The danger is that Dodik may figure this out and offer a new Sporazum designed to institutionalize the current “2 against 1” politics. The key indicator of trouble would be if he offered to cede land to what would make real the much-feared “Third Entity,” by having it straddle the Federation and Serb Republic. A Serbo-Croatian agreement to expand Croatian cantonal administration into the “anvil” and Serbian-controlled territory abutting the Sava (possibly including arrangements for movements by some Serbs from the affected areas and, perhaps, Croats wanting to leave Federation cantons in Central Bosnia) could be implemented despite international howls and the certainty that the transformed “Bosnia-Herzegovina” would be forever barred from the EU. Croats would have their de facto Entity (no matter how many politicians were disqualified by UN or EU viceroys) because informal patronage networks, trade with Croatia, and cooperation between Bosnia’s Serb and Croat bosses would trump dysfunctional Federation and central Bosnian structures. The fact of the matter would be that two of Bosnia’s three consociational communities (with apologies to Messrs. Finci and Sejdic) would then agree on a permanently “non-civic” future.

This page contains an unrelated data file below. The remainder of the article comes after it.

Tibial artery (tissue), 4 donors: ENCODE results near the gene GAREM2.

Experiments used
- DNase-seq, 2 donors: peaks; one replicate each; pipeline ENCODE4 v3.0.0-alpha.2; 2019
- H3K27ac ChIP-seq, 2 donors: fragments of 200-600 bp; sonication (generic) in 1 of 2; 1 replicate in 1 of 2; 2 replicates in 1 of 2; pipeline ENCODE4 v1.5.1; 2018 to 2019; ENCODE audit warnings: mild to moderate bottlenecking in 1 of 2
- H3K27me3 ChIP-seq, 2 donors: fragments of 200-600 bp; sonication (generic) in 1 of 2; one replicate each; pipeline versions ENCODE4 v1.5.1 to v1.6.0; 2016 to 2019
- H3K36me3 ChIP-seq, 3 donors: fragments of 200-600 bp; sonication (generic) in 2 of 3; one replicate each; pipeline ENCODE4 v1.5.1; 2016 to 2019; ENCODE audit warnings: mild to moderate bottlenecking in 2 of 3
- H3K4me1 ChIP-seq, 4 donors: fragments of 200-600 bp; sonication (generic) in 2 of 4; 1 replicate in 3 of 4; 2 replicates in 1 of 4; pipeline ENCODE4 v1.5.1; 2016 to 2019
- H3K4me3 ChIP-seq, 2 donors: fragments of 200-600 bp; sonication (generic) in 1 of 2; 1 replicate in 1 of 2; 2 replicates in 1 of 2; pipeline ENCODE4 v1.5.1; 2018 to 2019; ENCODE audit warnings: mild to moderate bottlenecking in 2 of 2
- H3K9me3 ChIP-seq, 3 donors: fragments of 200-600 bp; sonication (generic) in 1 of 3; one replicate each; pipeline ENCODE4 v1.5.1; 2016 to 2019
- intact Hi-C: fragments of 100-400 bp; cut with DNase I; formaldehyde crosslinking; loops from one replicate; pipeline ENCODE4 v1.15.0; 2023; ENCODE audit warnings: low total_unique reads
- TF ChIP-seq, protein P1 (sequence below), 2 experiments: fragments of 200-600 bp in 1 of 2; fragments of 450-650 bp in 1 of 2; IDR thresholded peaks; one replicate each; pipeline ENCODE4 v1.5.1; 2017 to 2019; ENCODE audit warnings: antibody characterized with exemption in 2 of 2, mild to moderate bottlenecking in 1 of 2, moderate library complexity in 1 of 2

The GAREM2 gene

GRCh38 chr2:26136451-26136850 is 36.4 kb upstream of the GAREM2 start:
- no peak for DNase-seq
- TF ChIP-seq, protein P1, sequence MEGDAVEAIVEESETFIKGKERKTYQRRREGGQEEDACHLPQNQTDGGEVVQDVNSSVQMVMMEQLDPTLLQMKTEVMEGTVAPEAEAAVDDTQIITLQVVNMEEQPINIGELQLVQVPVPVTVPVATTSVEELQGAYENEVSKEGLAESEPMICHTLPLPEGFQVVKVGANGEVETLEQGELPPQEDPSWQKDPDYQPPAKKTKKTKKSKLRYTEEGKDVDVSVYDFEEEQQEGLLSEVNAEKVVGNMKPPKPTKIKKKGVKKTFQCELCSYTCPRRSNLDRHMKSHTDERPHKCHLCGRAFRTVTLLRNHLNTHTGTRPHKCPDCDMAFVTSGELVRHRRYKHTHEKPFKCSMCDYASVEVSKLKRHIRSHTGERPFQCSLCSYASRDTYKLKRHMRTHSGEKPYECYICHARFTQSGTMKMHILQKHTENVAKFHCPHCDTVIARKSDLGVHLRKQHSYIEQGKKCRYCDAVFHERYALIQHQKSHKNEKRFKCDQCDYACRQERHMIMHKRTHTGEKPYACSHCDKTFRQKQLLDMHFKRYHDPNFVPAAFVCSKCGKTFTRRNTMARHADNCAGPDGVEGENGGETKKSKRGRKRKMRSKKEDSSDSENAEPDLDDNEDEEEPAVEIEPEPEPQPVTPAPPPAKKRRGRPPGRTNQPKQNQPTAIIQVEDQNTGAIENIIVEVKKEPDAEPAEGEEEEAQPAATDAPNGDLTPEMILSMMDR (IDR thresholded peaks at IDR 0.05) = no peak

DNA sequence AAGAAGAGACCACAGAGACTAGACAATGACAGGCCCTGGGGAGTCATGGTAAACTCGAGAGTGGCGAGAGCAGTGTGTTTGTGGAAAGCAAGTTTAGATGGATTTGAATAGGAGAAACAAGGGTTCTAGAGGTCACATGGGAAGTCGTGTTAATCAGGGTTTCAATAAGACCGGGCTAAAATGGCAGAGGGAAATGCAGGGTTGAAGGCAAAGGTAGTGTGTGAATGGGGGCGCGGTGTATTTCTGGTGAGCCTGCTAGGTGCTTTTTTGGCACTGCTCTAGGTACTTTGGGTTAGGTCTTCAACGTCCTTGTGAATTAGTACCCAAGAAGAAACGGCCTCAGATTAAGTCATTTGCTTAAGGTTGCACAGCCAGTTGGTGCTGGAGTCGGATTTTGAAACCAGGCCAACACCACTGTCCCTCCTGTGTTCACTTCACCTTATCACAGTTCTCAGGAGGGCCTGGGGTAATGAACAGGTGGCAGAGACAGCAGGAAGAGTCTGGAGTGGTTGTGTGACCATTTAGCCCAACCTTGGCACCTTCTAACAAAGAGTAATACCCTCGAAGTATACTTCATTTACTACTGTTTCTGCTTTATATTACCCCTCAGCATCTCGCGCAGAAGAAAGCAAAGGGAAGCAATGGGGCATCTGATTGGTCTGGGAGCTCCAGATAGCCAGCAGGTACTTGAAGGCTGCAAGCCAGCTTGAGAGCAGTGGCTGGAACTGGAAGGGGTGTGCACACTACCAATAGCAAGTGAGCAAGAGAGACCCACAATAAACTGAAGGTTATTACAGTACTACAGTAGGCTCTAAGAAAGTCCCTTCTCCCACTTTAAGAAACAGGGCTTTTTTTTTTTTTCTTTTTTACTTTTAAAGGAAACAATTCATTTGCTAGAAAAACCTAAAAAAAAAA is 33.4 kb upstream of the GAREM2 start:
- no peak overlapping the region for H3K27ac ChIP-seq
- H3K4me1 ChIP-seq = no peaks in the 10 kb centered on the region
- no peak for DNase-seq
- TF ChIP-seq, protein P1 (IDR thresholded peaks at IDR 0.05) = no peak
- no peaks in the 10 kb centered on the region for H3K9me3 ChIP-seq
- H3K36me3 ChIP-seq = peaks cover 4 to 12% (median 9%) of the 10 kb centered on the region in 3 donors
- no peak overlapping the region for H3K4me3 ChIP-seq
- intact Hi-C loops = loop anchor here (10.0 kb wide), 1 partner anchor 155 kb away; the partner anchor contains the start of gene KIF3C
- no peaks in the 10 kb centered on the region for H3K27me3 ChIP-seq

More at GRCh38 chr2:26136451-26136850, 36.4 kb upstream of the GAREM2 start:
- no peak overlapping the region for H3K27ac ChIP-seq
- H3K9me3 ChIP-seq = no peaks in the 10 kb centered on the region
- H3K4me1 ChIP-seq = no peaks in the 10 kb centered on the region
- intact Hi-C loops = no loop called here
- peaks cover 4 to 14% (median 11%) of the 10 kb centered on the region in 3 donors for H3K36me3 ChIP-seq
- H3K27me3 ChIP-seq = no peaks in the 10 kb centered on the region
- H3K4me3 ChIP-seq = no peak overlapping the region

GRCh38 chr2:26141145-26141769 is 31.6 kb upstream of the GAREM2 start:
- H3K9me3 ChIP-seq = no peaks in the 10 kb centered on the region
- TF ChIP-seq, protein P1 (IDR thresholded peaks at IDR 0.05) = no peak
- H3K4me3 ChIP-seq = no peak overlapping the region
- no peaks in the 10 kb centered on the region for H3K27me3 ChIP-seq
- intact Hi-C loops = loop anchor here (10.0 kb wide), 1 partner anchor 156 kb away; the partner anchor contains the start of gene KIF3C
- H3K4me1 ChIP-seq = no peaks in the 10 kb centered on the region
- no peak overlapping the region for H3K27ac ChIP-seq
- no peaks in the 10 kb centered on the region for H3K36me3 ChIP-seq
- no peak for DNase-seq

At this point, there would be no “Bosnia,” but there would be an angry and defiant Bosnjak community. Religious and secular nationalist factions would strive for leadership, not just in Bosnia but among Bosnjaks in the Sandzak as well. Some Serbs initially might feel satisfaction at Bosnia’s further entropy, but Bosnjaks are not going to quietly succumb to the logic of “2 against 1.” Further defeats in Bosnia would undermine the Bosnjaks’ Western/European orientation and provide opportunities for those Bosnjaks influenced by the global resurrection of Muslim self-confidence to increase the currently small support for a more religious communal future.